Eggplants thrive in containers. They like the warmth and moisture retention, and the small varieties can even be hand-pollinated and grown in indoor hydroponic gardens during the winter. If you’re unsure whether you want to grow eggplants in a raised bed or a container, I say try both and see which environment suits them in your climate!
As a precaution, it’s best to start your seeds indoors. While tropical climates can lend to easy seed-sowing directly, you’ll always have more control indoors and more likely a better outcome. Eggplants have no trouble being transplanted so it’s a win-win with less risk.
Eggplants need at least six hours of sunlight each day to flourish. They can tolerate some shade, but the more sun, the bigger and better your eggplants will become. And if you’re growing mini eggplants, you still want lots of sun because they’ll taste better too! Putting your container on wheels is one way to help your eggplants get the sunlight they need. Just move them when you need to.
Water, sunlight, and soil are all essential ingredients for a successful eggplant harvest. Watering is one of the easiest things to do—and therefore one of the easiest things to overdo. Eggplants need at least 1 inch of water per week. You can supplement whatever nature does not provide. Wherever they’re planted, they need soil that stays warm and moist but not wet, and that includes containers! You can mulch the soil around your eggplants to help retain some moisture; also make sure your container has adequate drainage. Just don’t kill your crop with kindness—water just enough, but no more. Too much water can invite disease, and you want to keep your eggplants healthy—leaves, roots, and all!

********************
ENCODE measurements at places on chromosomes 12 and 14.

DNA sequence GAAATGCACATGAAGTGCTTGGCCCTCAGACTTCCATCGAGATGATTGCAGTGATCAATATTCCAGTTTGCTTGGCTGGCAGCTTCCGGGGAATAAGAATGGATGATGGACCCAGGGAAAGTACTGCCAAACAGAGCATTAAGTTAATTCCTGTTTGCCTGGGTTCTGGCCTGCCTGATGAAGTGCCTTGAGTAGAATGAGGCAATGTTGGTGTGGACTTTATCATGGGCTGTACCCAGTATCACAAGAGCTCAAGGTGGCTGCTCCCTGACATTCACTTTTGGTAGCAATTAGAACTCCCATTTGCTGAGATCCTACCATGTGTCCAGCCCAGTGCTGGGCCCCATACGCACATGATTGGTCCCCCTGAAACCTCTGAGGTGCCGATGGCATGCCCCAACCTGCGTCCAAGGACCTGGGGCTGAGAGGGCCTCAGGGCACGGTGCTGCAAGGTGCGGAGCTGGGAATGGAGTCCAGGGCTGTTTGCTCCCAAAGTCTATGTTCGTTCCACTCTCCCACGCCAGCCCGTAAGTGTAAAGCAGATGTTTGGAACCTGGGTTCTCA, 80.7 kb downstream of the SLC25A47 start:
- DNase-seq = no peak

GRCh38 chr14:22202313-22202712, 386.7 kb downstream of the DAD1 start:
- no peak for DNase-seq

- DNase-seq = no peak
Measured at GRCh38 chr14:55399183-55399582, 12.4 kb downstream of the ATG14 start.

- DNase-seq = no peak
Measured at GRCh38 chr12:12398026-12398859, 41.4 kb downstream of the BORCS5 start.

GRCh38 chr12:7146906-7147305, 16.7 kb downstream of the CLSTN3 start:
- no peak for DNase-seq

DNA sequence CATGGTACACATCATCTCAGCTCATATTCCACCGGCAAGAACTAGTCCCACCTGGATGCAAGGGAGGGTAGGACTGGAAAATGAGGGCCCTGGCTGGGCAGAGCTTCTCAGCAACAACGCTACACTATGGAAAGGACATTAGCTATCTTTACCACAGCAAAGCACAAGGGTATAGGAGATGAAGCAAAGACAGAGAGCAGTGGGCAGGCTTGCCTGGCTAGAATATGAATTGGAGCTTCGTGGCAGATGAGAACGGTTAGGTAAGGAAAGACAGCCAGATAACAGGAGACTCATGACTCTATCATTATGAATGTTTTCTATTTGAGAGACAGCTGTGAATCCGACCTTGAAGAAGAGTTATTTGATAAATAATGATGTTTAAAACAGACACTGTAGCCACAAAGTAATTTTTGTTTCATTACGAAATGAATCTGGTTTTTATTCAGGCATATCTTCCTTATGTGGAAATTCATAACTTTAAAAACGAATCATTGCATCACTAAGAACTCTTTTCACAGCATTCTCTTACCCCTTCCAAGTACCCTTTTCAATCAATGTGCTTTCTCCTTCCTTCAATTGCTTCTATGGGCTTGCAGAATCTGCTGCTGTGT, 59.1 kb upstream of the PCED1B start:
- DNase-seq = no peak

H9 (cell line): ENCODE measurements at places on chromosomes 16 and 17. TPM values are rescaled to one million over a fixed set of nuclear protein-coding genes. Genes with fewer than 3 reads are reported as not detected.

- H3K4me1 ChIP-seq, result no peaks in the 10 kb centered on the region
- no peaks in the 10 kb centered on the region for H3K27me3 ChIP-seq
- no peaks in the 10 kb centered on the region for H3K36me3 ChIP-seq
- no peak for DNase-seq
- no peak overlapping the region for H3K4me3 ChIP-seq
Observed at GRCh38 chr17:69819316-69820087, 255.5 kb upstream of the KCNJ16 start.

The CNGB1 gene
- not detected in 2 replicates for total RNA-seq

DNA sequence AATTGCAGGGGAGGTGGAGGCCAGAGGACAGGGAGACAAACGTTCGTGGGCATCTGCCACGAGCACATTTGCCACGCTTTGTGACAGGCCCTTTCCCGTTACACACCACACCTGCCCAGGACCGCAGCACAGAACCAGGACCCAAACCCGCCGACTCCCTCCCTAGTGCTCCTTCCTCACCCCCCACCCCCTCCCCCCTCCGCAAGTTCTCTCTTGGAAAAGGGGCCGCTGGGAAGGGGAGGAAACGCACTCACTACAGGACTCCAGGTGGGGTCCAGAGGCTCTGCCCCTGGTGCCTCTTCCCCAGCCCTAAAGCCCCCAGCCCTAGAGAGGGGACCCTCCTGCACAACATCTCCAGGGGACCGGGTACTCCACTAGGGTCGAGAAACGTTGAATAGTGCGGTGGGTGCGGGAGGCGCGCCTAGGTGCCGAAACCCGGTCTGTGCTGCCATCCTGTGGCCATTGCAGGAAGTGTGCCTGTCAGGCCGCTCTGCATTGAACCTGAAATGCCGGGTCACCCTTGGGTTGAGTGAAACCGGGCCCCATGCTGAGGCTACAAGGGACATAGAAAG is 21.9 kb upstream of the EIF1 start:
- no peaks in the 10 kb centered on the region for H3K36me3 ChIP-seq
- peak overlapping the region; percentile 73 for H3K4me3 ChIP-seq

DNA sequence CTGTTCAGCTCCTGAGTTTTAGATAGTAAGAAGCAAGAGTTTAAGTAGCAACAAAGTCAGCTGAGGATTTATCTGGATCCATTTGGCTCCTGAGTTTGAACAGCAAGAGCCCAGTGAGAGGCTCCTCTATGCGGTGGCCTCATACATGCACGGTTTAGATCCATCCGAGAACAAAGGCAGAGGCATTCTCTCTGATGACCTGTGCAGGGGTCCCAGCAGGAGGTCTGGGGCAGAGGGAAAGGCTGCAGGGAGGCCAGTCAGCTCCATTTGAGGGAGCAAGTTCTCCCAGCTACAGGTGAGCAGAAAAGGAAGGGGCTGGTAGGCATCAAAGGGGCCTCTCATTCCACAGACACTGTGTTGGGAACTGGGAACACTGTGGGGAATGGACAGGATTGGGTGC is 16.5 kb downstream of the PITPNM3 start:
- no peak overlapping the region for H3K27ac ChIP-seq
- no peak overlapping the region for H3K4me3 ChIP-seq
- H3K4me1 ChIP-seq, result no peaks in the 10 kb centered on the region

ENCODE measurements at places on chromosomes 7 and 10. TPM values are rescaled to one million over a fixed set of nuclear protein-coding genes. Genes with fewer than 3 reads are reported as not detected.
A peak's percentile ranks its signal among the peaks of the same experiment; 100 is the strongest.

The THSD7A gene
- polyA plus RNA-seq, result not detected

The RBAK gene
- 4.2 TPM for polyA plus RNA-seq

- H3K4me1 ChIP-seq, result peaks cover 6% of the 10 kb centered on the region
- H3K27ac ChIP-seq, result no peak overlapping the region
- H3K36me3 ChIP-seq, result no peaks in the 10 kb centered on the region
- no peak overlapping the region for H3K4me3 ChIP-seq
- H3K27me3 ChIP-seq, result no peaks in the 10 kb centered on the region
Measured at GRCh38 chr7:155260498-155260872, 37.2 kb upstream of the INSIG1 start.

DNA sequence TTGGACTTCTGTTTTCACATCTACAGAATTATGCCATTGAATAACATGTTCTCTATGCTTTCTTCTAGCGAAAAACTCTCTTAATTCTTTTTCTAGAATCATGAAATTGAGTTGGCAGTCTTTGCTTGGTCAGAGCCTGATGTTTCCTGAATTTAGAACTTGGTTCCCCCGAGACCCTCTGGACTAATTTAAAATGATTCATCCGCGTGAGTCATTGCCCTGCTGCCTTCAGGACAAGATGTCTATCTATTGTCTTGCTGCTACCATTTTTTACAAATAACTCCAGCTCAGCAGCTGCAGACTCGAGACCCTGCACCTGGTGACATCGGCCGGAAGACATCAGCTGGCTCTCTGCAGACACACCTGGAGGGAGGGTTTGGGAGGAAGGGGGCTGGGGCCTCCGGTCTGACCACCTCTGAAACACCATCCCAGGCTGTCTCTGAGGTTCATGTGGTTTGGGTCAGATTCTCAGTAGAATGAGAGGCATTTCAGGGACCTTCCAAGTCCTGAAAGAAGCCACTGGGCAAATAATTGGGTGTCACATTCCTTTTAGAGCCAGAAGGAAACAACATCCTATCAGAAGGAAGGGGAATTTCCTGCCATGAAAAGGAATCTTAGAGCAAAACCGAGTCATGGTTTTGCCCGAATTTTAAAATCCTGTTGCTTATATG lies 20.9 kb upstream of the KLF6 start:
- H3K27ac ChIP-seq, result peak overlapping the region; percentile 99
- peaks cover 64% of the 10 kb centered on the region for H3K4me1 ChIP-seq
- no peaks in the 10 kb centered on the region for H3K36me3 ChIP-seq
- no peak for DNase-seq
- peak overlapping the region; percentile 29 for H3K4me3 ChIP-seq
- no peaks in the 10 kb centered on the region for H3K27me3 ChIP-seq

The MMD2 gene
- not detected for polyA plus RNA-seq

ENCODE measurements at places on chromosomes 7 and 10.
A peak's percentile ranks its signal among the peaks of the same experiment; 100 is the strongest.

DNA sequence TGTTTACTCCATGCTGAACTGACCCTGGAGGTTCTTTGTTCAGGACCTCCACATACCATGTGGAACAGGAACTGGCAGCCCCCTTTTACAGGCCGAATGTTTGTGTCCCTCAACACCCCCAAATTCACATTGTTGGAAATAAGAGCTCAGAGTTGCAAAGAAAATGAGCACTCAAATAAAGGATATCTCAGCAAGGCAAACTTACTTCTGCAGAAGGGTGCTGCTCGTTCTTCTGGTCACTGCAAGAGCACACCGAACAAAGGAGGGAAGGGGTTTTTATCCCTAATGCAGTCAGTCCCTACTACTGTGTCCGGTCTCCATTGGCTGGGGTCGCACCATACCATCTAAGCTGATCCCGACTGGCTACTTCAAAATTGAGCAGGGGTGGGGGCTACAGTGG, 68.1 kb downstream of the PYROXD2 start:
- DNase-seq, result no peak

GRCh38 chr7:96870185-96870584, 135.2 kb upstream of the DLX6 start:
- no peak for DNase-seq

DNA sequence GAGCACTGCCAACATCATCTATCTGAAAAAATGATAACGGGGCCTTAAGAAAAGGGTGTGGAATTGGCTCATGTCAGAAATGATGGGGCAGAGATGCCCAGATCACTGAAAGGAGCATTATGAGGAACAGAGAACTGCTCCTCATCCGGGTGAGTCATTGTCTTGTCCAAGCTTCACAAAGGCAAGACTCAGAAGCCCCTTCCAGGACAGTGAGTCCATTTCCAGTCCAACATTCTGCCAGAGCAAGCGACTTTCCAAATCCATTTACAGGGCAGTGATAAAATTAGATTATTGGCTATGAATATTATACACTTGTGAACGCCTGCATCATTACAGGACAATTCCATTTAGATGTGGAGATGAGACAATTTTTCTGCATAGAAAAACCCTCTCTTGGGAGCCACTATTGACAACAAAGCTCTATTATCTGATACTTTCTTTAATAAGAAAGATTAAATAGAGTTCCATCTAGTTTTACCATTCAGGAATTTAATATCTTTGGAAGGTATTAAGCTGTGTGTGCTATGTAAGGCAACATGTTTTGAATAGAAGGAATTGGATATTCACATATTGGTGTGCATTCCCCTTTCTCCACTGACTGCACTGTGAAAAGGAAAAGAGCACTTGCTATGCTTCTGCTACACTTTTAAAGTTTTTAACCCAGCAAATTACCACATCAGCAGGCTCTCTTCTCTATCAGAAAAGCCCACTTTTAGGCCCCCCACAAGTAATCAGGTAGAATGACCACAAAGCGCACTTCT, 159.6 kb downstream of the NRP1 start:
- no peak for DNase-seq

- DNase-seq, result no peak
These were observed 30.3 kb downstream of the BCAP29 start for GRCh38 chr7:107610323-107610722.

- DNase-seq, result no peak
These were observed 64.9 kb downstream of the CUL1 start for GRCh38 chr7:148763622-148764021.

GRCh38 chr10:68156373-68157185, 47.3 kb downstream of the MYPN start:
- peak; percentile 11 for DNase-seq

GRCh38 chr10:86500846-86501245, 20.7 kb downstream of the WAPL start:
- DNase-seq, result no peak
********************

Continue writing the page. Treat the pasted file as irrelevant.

Drainage is the trickiest thing you must worry about when it comes to container gardening. While eggplants like the warmth and moisture of a container garden, a week of rain is still too much for your poor plant. To avoid soaking your eggplants, make sure you have a planter with drainage holes, and use a mixture that is 1/3 sand and 2/3 enriched potting soil meant for fruiting plants like eggplants. This gives your plants a healthy head start, and you’re less likely to introduce weeds or soilborne diseases by digging up soil from your garden.
Use a time-released fertilizer when you plant and throughout the growing season for your eggplants. It’s certainly best to test your soil to see what you might need first, but if you’re starting with fresh enriched soil like Miracle-Gro, you likely won’t need to add anything to start. When you do fertilize, use a 10-10-10 mix.
Have you grown eggplants in containers? Please tell us about your successes and challenges growing eggplants in containers.